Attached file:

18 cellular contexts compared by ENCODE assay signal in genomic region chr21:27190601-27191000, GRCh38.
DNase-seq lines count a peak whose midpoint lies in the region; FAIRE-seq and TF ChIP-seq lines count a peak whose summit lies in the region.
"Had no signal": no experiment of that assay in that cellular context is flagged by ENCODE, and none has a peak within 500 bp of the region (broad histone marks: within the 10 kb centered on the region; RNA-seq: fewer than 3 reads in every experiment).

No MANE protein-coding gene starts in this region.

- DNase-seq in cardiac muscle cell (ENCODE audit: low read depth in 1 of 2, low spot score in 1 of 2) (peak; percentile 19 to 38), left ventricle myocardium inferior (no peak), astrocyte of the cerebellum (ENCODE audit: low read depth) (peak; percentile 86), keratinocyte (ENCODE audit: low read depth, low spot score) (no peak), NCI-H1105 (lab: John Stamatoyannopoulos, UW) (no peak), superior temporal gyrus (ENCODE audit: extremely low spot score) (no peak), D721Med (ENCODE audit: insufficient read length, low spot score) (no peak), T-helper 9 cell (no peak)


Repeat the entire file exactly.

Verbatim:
18 cellular contexts compared by ENCODE assay signal in genomic region chr21:27190601-27191000, GRCh38.
DNase-seq lines count a peak whose midpoint lies in the region; FAIRE-seq and TF ChIP-seq lines count a peak whose summit lies in the region.
"Had no signal": no experiment of that assay in that cellular context is flagged by ENCODE, and none has a peak within 500 bp of the region (broad histone marks: within the 10 kb centered on the region; RNA-seq: fewer than 3 reads in every experiment).

No MANE protein-coding gene starts in this region.

- DNase-seq in cardiac muscle cell (ENCODE audit: low read depth in 1 of 2, low spot score in 1 of 2) (peak; percentile 19 to 38), left ventricle myocardium inferior (no peak), astrocyte of the cerebellum (ENCODE audit: low read depth) (peak; percentile 86), keratinocyte (ENCODE audit: low read depth, low spot score) (no peak), NCI-H1105 (lab: John Stamatoyannopoulos, UW) (no peak), superior temporal gyrus (ENCODE audit: extremely low spot score) (no peak), D721Med (ENCODE audit: insufficient read length, low spot score) (no peak), T-helper 9 cell (no peak)